member 33 is mounted on the tube 28 and rests
on. the plate and overlies the slots so that ‘said
45
lslot's only open outwardly into the mixing cham
ber 2at the edges of said plate. The plate and
its slots cooperate in’ de?ning a plurality of.
radially arranged jets for delivering fuel from
the, pot or recess 21 into the mixing chamber.
50. The upper end of the member 33 has formed
therein a fuel pot or recess 34 over which the
head 29 lies, the lower face of said head rests
on the upper end of the member 33. The upper
end of the member 33 has grooves 35 formed
therein opening through the outer walls of the
member 33, - The head 29 overlies the grooves so
that they cooperate with the member 33 in form
ing jets for delivering fuel from the pot or re
cess 34 into the mixing chamber above the jets
60 provided by the plate 3|. Therefore, it will be
seen that the fuel nozzle has groups of superim
posed jets.
65
The substantially conical-shaped
member 33 upon its outer faces is curved, as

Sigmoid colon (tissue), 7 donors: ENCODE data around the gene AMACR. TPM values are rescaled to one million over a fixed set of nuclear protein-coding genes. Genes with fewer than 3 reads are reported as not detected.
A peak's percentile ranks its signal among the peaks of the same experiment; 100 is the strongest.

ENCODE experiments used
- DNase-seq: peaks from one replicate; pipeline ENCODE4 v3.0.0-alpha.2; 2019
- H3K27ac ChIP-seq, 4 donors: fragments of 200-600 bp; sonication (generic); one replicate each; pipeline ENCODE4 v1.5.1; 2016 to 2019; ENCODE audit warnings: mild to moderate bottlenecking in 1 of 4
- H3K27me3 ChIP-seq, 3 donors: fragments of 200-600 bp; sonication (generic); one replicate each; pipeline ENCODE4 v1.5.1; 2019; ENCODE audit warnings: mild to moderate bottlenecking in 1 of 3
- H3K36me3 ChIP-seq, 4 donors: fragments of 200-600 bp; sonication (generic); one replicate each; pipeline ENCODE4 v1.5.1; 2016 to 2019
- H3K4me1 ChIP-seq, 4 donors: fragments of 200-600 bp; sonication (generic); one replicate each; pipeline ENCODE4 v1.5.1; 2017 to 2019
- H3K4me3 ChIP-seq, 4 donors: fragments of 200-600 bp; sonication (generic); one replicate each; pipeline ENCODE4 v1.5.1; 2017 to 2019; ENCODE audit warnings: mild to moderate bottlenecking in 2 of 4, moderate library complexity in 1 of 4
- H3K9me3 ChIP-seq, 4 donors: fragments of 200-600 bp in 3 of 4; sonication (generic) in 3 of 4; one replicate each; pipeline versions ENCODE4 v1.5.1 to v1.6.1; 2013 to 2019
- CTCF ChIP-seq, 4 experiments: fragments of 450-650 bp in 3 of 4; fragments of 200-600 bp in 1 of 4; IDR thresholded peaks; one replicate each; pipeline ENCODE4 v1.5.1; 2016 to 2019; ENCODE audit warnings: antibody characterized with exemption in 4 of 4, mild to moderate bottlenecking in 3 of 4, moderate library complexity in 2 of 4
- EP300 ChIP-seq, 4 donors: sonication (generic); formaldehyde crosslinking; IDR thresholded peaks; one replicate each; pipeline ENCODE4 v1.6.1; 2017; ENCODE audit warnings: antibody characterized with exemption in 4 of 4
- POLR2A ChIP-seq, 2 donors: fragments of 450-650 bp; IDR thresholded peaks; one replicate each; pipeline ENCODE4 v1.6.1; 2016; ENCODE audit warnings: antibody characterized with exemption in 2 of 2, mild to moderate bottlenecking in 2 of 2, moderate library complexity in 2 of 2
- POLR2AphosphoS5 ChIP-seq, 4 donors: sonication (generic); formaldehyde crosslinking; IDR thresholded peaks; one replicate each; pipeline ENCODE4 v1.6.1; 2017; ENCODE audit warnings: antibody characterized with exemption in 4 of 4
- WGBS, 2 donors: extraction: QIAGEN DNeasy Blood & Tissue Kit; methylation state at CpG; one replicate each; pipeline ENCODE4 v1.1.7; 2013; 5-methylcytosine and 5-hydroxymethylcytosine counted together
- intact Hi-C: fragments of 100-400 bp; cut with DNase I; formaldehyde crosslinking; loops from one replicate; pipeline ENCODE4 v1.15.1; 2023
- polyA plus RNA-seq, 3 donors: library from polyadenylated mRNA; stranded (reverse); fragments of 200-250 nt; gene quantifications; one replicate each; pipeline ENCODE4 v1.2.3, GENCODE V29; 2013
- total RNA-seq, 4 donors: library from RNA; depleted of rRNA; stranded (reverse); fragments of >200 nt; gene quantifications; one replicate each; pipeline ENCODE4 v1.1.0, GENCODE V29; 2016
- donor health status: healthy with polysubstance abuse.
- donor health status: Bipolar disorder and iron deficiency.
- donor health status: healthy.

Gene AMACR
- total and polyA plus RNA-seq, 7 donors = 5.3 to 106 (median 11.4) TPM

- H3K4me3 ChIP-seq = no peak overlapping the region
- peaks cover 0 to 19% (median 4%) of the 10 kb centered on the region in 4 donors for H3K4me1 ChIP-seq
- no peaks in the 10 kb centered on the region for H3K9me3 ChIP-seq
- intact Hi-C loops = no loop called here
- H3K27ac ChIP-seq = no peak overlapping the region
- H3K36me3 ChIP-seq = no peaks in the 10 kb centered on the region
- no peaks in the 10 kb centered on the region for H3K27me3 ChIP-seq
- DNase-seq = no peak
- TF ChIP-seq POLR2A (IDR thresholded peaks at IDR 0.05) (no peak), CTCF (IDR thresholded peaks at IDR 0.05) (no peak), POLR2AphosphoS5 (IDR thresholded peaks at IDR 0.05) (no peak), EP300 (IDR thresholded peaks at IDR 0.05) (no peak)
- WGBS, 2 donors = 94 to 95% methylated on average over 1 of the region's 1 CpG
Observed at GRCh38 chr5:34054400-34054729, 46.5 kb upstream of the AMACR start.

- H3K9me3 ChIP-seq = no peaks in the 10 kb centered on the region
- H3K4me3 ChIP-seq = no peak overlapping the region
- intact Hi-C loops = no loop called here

shown at A. The upper group of jets are located
" in a plane above the level of the fuel in the bowl
f
pot or recess 34 is placed in communication with
the tube 28 by ports 35.
Slidably mounted in the mixing chamber I
is a Venturi element 36 which cooperates with
the nozzle 26 in controlling fuel therefrom and
also acts as an air control valve. The Venturi
element controls the speed of operation of the
engine to which the carburetor is adapted by be
ing adjusted endwise. An operating link 31 is
connected to the Venturi element and to an op 10
erating shaft 38. The operating shaft is adapted
for connection with a conventional type of con
trol or accelerator pedal (not shown) whereby
the‘ Venturi element may be slid in opposite di
' rections in the mixing chamber and relative to
the nozzle 26.
The Venturi element 36 when
positioned at the end of its movement in one
I. direction, brings the restricted part of its passage
into engagement with the face B of the nozzle